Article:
2, attachments not blocked by Level 1/Level 2 blocking are allowed on back-end servers
but not on front-end servers.
While you may not have heard of freedocs, chances are you have used them before. If you have ever dragged and dropped a document or a file directly into an Exchange folder (as opposed to attaching it to a message or post), you have used freedocs. Freedocs is the term given to stand-alone data in the information store. Because the dropped file is not an attachment of a message, it is considered a "free document" or a freedoc.
Freedocs are not new to Exchange 2003; they were present in all prior versions of Exchange. For example, in Exchange 2000, freedocs became accessible via OWA URLs (e.g., http://ex2k3/public/training/exchange2003/intro_to_e2k3.doc). What is new to Exchange 2003 (as part of Secure by Default) is the ability to control access to freedocs through these OWA URLs. Here is a registry entry you can add to your OWA servers to control access.
Value: 0, 1, 2, or 3 (dec)
EnableFreedocs is not present or is set to 0, freedocs are completely blocked in
OWA. Because the value is not present by default, freedocs are blocked out-of-the-box in OWA. When
EnableFreedocs is set to 1, freedocs are accessible only when accessed directly via a
backend server; freedocs will not be accessible to OWA users connecting through a front-end server.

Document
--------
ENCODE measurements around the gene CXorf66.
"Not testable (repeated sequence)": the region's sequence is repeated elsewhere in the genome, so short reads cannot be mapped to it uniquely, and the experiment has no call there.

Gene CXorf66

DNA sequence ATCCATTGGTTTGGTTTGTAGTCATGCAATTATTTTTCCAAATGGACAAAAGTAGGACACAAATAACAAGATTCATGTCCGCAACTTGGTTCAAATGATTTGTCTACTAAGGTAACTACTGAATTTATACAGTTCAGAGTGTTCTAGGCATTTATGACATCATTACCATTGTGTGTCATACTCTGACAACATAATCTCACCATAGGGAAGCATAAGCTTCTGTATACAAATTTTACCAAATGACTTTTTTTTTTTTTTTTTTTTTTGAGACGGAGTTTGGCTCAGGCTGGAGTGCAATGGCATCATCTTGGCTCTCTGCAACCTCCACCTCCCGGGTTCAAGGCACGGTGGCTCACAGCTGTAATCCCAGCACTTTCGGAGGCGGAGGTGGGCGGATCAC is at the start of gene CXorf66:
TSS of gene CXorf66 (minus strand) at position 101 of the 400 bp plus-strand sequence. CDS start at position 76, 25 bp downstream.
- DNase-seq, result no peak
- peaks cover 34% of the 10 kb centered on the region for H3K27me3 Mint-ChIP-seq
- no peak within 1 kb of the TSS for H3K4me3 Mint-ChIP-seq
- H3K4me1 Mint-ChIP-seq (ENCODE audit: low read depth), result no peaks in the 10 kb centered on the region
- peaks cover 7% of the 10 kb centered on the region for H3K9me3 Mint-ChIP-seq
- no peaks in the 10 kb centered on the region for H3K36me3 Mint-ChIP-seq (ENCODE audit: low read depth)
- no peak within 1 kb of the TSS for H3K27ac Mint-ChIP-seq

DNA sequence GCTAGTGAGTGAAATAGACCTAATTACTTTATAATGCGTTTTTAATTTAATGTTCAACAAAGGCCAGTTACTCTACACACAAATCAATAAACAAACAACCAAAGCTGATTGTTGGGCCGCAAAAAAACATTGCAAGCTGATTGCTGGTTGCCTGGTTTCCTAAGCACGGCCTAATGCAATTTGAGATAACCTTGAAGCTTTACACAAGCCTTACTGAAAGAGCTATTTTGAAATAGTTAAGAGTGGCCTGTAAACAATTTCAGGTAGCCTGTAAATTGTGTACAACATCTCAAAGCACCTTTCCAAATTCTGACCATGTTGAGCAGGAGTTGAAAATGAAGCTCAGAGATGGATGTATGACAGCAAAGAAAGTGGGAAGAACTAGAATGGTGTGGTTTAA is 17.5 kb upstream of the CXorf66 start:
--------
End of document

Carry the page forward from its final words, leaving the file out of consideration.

If you set the value to 2, freedocs will be accessible from back-end servers and from any front-end
server configured with a Host Header entry that matches the following registry on the back-end
Value: comma-delimited list of FE servers, e.g., www.something.com,www.somethingelse.com
EnableFreedocs is set to 3, freedocs are accessible to all OWA
Exchange 2000 Service Pack 2 introduced a new feature called OWA segmentation. OWA segmentation, which is described in Microsoft Knowledge Base article 311154 (among other places), enables administrators to selectively enable and disable specific OWA features. OWA can be segmented or a per-user or per-server basis, with user settings taking precedence over server settings. There are a variety of reasons to segment OWA; for example, some organizations do not want users to have access to all OWA features because of security reasons or training concerns. Monetary reasons also exist -- application service providers that sell hosted Exchange services may want to segment OWA and sell both a lite version and a fullfeatured version of OWA. This is sometimes referred to as tiered licensing or provisioning
. Per-server segmentation is performed by adding a specific hexadecimal value to the registry of the mailbox server, as shown here.
Value Data: See Table 10.1
Per-user segmentation is performed by configuring the
attribute in Active Directory. This is an attribute of all mailbox-enabled users. In Exchange 2000,